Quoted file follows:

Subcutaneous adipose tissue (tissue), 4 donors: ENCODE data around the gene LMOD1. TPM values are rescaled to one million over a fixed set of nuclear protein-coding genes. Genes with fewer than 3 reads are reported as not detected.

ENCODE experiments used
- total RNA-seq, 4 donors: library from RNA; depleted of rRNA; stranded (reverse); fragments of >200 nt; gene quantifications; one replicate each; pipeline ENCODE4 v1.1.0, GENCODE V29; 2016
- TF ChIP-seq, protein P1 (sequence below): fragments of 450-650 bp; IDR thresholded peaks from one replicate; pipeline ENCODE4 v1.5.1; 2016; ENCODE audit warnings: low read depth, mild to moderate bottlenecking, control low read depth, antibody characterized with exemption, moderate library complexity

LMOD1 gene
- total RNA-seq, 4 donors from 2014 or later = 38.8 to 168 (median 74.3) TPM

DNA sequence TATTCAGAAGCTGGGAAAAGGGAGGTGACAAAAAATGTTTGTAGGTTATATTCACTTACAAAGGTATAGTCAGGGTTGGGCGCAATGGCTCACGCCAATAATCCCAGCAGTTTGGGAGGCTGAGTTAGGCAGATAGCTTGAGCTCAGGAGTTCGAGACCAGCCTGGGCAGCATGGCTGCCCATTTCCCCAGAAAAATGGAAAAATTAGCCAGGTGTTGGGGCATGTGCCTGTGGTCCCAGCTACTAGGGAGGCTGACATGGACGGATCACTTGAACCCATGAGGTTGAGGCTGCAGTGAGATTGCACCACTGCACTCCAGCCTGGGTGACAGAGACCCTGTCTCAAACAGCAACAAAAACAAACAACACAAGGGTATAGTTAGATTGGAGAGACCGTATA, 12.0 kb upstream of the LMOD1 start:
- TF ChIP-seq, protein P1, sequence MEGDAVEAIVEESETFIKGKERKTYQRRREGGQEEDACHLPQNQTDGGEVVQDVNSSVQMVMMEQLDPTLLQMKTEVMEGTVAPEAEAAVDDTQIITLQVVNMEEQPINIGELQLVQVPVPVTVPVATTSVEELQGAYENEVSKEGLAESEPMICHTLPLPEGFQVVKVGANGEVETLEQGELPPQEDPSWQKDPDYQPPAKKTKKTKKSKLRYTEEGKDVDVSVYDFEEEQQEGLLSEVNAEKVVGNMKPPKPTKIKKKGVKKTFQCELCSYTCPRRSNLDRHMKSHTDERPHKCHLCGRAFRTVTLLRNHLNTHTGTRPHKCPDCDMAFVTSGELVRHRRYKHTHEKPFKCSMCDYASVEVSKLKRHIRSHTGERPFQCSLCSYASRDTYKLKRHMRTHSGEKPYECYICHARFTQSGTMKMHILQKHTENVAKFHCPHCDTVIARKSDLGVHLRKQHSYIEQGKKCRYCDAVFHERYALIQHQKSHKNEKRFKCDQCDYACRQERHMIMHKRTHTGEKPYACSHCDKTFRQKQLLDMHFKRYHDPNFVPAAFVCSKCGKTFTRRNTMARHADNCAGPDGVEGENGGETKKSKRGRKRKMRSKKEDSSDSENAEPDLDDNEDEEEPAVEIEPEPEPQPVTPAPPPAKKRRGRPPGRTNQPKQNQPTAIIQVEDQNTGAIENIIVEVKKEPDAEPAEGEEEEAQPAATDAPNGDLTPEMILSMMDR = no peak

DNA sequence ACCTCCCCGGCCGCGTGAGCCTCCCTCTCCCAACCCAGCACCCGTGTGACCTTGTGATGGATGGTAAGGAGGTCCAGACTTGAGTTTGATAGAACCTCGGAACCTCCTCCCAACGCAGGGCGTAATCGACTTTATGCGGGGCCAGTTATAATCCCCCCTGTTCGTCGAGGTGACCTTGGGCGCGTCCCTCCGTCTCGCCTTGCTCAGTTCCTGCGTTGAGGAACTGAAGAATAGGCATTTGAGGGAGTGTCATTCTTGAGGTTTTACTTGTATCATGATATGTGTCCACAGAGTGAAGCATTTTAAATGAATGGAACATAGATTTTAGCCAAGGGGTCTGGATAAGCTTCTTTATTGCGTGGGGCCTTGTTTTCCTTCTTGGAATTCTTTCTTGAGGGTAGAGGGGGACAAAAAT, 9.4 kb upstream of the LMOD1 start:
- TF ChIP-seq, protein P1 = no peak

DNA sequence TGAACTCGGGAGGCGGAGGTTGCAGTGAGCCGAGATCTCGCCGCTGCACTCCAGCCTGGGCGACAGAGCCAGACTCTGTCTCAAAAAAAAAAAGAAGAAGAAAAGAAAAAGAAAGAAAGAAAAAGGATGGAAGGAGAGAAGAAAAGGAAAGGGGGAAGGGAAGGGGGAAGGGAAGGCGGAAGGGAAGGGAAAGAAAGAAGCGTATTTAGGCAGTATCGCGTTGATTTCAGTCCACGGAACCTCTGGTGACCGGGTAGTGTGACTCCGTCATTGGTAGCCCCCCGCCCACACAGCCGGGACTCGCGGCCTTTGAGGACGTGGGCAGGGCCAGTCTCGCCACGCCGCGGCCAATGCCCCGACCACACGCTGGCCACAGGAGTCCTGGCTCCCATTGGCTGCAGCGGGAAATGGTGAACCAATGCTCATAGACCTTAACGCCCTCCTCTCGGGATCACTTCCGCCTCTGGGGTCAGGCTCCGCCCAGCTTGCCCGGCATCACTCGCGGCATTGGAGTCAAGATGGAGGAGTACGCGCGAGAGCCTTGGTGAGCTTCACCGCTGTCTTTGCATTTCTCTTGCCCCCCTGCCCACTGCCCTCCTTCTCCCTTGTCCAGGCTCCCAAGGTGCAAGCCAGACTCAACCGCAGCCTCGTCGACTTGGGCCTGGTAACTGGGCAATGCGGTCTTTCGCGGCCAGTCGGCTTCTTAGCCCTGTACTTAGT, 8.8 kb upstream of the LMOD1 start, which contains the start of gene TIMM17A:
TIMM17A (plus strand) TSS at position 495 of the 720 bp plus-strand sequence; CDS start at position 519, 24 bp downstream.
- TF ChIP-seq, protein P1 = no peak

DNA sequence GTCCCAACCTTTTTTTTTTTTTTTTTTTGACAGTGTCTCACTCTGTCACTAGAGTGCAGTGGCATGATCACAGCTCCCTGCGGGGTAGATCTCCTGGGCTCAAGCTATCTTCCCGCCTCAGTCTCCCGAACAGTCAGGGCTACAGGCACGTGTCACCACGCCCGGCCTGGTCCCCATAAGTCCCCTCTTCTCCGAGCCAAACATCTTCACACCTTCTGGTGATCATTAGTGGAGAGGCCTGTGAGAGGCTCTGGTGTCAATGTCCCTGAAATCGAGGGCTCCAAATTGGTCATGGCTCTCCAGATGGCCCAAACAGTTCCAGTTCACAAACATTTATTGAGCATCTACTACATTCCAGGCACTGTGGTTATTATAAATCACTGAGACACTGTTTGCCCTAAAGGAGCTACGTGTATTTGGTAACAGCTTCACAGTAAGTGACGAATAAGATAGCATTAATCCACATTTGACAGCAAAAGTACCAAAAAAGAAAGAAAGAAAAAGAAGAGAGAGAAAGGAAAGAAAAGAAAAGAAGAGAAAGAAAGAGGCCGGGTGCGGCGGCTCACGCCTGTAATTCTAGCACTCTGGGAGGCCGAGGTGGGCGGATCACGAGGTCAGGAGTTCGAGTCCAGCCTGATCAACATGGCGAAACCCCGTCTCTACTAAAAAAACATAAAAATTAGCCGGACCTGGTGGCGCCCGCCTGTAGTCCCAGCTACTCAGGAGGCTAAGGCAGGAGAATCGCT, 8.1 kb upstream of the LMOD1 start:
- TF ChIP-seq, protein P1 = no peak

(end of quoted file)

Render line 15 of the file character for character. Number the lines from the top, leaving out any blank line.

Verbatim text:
- TF ChIP-seq, protein P1 = no peak